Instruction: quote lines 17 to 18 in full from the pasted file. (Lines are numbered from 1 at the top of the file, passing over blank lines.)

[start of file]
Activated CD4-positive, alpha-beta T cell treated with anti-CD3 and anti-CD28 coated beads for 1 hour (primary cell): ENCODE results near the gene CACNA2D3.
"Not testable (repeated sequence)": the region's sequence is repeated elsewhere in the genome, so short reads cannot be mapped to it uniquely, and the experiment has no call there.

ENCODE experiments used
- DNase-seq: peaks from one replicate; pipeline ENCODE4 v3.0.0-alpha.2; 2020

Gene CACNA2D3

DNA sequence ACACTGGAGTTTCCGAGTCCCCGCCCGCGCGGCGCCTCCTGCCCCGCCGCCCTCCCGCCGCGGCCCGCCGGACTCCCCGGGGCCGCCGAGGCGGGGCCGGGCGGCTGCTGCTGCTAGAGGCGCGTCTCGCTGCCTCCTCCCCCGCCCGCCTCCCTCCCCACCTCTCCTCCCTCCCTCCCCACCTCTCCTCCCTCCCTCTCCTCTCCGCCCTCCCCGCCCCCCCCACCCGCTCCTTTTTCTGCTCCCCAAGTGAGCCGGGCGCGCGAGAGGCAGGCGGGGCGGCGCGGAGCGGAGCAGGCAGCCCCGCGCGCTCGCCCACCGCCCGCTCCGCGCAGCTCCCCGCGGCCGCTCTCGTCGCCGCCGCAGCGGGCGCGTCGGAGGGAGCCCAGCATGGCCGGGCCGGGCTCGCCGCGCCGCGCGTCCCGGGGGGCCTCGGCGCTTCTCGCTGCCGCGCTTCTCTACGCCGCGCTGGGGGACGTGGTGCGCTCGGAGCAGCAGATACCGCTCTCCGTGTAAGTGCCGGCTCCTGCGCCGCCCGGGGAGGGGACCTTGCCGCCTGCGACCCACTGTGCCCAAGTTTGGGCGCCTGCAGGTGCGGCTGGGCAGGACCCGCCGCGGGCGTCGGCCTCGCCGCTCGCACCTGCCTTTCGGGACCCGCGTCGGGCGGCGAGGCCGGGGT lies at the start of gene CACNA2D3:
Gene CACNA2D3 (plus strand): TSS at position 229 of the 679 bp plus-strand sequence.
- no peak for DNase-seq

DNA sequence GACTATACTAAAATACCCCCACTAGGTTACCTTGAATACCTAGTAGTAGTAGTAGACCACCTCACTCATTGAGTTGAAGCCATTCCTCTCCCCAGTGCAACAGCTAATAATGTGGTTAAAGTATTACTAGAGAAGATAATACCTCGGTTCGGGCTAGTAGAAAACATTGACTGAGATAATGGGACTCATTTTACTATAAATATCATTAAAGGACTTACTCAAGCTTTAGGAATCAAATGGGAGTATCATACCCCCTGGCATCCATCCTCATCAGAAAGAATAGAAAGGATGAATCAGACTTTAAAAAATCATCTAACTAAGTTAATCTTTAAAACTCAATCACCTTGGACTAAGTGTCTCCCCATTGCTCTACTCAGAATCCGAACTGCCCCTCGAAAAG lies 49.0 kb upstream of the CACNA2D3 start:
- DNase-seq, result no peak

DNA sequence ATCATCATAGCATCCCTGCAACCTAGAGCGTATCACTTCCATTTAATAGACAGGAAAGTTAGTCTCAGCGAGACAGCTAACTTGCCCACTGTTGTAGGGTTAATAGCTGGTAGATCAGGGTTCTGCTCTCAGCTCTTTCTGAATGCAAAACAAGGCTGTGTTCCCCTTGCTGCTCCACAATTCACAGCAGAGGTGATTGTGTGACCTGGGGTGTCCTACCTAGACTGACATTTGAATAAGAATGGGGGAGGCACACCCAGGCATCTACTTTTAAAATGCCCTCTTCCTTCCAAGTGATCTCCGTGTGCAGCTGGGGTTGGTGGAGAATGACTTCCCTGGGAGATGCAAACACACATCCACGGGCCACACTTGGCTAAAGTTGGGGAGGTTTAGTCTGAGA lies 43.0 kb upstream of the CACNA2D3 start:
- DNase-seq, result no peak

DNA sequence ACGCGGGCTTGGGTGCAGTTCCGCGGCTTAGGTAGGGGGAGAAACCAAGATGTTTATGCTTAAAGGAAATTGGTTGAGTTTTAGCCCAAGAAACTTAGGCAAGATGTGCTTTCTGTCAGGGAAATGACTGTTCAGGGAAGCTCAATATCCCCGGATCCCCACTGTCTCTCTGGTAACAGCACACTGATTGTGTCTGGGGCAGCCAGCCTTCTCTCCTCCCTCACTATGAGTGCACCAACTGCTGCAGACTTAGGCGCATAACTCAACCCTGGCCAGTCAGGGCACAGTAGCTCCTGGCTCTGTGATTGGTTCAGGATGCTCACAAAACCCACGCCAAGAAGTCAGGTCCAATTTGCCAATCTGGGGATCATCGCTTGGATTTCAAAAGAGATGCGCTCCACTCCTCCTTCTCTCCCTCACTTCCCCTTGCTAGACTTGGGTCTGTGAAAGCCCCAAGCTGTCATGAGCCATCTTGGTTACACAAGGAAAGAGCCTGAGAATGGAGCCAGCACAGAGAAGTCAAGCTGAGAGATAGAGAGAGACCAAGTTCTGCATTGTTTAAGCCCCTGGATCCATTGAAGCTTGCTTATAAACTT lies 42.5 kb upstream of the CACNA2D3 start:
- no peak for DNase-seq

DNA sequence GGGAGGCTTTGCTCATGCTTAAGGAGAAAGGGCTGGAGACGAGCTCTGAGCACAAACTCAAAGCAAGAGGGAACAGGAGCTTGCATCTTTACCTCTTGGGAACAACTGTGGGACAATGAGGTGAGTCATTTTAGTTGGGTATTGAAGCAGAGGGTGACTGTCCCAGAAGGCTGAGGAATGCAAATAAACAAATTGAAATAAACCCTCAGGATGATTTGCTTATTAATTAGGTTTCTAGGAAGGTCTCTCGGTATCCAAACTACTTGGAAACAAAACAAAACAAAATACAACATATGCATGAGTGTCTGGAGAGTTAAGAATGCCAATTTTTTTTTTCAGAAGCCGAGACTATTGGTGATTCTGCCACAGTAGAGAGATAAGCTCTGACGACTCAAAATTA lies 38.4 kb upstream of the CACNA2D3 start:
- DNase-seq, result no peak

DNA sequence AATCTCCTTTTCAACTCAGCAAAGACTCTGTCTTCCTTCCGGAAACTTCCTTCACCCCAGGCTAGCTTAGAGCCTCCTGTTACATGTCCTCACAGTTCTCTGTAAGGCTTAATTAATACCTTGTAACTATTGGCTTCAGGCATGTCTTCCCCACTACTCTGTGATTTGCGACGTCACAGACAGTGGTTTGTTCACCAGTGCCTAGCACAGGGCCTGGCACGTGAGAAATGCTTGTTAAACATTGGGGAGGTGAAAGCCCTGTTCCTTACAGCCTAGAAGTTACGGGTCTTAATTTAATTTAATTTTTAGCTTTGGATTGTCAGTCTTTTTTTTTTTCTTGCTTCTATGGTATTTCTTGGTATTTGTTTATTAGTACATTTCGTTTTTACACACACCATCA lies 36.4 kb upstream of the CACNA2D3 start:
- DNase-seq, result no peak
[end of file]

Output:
DNA sequence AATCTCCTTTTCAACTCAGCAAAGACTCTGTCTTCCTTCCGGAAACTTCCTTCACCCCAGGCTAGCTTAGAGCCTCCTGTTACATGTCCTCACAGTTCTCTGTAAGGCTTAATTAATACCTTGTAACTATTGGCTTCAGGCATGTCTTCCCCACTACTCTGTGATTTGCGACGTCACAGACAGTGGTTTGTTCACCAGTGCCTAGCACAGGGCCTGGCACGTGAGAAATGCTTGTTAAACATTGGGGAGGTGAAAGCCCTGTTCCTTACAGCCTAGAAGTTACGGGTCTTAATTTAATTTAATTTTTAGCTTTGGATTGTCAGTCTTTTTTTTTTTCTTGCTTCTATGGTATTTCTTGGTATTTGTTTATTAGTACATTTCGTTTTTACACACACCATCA lies 36.4 kb upstream of the CACNA2D3 start:
- DNase-seq, result no peak